.- Proposed standards for U.K. medical professionals could force them to violate their religious beliefs on the job, both Christian and Muslim groups have warned.
David Clapham, a treasurer of the group Christians in Pharmacy, says the proposed changes could deter religious people from entering the profession and may make “the position of some excellent professionals untenable.”
“This would be to the detriment of the profession, patients and pharmacy as a whole,” he said, according to The Pharmaceutical Journal, a publication of the U.K.-based Royal Pharmaceutical Society.
The independent regulator for pharmacy in Great Britain, the General Pharmaceutical Council, recently announced proposed changes in professional standards.
Both the current and the proposed wording for the professional standards guidance say that pharmacy professionals must “recognize their own values and beliefs” but “not impose them on other people.”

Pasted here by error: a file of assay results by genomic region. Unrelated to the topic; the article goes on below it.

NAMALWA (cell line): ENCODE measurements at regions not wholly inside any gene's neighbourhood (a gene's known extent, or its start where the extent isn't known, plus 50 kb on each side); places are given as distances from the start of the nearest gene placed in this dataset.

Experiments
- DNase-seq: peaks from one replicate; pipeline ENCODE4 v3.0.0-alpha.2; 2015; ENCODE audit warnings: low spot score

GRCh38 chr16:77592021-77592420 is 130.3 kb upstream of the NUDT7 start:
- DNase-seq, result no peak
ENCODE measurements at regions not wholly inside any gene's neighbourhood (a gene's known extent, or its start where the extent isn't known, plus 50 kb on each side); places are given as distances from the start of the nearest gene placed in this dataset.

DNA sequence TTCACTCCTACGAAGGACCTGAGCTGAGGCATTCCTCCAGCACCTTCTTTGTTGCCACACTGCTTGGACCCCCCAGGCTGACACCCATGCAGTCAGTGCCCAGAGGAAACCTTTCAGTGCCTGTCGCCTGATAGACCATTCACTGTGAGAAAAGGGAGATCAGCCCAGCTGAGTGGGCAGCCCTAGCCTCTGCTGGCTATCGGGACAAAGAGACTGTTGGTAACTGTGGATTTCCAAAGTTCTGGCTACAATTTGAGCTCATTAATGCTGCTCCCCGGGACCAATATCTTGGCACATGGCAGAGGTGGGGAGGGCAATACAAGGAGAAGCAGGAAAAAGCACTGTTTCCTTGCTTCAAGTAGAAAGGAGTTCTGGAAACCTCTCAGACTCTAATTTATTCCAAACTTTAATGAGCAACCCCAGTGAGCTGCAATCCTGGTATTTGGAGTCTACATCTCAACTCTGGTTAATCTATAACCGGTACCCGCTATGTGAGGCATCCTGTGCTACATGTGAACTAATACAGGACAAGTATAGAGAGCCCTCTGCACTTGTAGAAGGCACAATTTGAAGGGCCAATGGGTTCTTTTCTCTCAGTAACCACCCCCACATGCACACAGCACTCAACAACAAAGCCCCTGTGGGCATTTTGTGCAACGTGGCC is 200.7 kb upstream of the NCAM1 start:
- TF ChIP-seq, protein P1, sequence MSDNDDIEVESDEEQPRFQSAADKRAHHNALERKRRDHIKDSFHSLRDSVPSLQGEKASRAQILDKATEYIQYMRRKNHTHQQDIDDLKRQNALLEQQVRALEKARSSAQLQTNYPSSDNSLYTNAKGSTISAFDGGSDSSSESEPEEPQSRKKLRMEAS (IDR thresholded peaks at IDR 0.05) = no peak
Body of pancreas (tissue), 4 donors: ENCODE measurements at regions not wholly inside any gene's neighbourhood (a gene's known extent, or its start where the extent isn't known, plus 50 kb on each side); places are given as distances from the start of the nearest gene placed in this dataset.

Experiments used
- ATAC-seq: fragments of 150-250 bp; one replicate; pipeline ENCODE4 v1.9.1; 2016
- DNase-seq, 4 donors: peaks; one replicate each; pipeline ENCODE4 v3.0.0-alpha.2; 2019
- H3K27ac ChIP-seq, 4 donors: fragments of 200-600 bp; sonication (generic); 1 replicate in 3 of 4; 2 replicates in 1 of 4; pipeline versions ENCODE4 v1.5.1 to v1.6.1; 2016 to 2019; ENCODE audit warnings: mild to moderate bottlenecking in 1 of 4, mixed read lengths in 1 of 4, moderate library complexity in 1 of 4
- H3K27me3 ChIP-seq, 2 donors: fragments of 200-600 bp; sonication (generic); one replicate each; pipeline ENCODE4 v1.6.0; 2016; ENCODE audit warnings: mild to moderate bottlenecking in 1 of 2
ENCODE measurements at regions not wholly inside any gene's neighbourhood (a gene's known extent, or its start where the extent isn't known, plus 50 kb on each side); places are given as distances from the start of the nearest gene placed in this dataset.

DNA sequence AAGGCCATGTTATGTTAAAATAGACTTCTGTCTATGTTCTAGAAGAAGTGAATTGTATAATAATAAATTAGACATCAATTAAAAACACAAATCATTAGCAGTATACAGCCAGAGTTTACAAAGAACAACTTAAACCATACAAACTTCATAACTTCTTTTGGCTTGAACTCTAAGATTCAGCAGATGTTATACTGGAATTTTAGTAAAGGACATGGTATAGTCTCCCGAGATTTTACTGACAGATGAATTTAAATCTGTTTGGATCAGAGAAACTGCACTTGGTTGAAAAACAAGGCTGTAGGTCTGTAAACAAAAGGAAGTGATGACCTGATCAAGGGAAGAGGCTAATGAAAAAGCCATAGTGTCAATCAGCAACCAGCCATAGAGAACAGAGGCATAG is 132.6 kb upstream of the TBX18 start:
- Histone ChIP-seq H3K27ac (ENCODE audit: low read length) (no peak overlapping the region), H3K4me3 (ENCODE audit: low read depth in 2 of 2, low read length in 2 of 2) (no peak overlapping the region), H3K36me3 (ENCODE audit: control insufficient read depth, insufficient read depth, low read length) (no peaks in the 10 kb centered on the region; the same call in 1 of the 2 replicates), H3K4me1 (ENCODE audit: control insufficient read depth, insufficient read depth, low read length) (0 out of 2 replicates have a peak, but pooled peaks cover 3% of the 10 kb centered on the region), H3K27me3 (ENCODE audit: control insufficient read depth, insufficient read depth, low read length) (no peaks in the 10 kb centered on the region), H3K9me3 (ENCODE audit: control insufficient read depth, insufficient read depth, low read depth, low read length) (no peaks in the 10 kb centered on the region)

However, current guidelines allow pharmacy professionals to make a referral to other providers in cases where their own values or beliefs prevent them from providing care. The proposed guidelines say pharmacy professionals should “take responsibility for ensuring that person-centered care is not compromised because of personal values and beliefs.”
Referrals usually concern the provision of emergency hormonal contraception, routine contraception and some fertility treatments.
“People of faith are usually people of compassion … even if they cannot agree in all conscience to supply certain medications,” Clapham said.
Hina Shahid, chair of the Muslim Doctors Association, voiced concerns that the proposed changes, like ending the right of referral, are “very restrictive.”
Read more at Catholic News Agency.